Association of deferring a quit attempt with smoking cessation success: a secondary analysis

J Subst Abuse Treat. 2014 Feb;46(2):264-7. doi: 10.1016/j.jsat.2013.08.015. Epub 2013 Sep 24.


Several smoking cessation treatments ask smokers to wait to quit to obtain treatment. We report a secondary analysis of whether a later quit attempt is associated with less success. In a placebo-controlled trial of varenicline that allowed smokers to set their quit date within 5 weeks after starting medication, 24% had their first quit attempt during week 1, and 27%, 19%, 18% and 12% in subsequent weeks. Continuous abstinence between 9 and 24 weeks declined over time; that is, from 36% to 37%, 35%, 29%, and 18% across the 5 weeks (p<0.001). The only statistically significant difference was between the last week and prior weeks. Whether a later quit attempt actually causes less success or is a marker for other variables (e.g., low motivation) is unclear.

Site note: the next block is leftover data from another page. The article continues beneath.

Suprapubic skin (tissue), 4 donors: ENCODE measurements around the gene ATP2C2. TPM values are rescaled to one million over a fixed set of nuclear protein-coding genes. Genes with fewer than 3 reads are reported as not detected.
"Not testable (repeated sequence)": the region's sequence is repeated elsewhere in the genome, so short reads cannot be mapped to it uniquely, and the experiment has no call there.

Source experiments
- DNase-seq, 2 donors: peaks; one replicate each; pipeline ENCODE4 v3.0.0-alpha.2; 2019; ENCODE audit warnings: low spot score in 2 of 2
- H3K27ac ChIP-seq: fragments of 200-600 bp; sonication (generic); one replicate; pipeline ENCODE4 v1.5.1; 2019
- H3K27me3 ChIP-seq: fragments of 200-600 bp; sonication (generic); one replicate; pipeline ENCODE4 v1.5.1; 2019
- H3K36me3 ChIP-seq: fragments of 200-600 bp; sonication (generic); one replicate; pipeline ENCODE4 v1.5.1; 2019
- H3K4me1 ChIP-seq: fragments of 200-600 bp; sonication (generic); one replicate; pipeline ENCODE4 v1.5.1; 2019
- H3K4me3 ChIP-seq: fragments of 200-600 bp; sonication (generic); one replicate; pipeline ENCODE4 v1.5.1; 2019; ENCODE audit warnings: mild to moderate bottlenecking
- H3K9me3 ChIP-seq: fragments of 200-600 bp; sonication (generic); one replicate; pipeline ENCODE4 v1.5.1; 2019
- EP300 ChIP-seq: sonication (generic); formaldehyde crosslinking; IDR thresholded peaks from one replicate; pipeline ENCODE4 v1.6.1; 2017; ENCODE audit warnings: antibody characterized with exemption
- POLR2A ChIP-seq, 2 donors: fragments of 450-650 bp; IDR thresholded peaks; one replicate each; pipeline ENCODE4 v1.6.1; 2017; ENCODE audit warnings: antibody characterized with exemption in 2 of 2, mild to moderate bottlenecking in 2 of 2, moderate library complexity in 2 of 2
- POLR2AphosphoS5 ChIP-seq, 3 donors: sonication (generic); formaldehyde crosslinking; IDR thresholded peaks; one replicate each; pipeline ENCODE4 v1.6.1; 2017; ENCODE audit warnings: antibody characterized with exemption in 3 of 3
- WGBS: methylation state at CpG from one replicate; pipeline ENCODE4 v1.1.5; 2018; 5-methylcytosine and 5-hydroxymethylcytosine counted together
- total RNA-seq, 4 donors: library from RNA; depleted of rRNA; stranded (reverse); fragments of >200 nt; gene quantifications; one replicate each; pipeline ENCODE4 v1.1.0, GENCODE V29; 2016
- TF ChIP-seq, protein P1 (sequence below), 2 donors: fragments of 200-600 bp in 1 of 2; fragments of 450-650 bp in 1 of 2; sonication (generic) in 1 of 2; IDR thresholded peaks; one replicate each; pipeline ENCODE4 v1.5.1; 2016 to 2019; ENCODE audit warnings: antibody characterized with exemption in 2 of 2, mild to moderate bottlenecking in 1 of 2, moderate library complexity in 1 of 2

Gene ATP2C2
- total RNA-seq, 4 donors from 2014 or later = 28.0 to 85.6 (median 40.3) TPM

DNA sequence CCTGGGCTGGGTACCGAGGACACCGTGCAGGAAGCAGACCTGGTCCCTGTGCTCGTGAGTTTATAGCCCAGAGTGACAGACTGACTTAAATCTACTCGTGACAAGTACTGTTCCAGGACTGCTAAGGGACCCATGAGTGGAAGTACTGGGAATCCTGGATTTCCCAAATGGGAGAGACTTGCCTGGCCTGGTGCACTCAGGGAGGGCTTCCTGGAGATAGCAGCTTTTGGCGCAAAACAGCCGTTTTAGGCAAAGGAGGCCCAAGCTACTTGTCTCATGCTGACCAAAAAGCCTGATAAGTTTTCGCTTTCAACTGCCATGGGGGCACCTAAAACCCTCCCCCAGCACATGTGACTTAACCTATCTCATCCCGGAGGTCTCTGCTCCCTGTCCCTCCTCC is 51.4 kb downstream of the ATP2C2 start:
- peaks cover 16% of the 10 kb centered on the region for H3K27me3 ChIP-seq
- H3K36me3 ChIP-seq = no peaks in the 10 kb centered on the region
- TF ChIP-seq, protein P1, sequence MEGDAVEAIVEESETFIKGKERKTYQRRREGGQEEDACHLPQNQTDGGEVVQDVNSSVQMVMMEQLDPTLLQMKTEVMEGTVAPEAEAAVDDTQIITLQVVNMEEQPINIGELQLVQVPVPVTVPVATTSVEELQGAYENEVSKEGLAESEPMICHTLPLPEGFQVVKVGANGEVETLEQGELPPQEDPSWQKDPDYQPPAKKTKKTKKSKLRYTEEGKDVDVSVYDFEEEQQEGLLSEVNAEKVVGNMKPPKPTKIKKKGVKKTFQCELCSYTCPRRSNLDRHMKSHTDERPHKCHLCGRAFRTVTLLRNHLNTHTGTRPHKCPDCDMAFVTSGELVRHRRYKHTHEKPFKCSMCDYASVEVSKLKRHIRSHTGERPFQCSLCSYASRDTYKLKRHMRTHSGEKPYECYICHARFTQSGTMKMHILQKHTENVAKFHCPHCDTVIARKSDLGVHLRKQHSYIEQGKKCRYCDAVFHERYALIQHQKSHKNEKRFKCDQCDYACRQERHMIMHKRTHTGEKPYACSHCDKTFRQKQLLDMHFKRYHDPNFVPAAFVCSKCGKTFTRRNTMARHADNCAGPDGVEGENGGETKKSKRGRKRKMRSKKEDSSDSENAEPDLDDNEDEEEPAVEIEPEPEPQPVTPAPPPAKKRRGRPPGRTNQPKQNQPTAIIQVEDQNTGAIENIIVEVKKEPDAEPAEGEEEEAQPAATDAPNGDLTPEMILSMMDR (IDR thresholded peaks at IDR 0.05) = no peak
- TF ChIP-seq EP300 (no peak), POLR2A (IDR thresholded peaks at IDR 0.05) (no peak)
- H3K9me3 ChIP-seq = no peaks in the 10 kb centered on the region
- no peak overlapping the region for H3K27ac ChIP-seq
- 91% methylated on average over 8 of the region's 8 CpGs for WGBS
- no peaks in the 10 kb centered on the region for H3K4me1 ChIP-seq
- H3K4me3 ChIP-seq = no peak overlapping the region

Trial registration: NCT00691483.

Keywords: Deferred quit attempt; Delayed quitting; Gradual cessation; Postponing quitting; Smoking cessation; Varenicline.

Publication types

  • Randomized Controlled Trial
  • Research Support, Non-U.S. Gov't

MeSH terms

  • Adult
  • Benzazepines / administration & dosage*
  • Double-Blind Method
  • Female
  • Humans
  • Male
  • Middle Aged
  • Motivation
  • Nicotinic Agonists / administration & dosage
  • Quinoxalines / administration & dosage*
  • Smoking / epidemiology
  • Smoking Cessation / methods*
  • Smoking Prevention*
  • Time Factors
  • Tobacco Use Disorder / rehabilitation*
  • Treatment Outcome
  • Varenicline


  • Benzazepines
  • Nicotinic Agonists
  • Quinoxalines
  • Varenicline

Associated data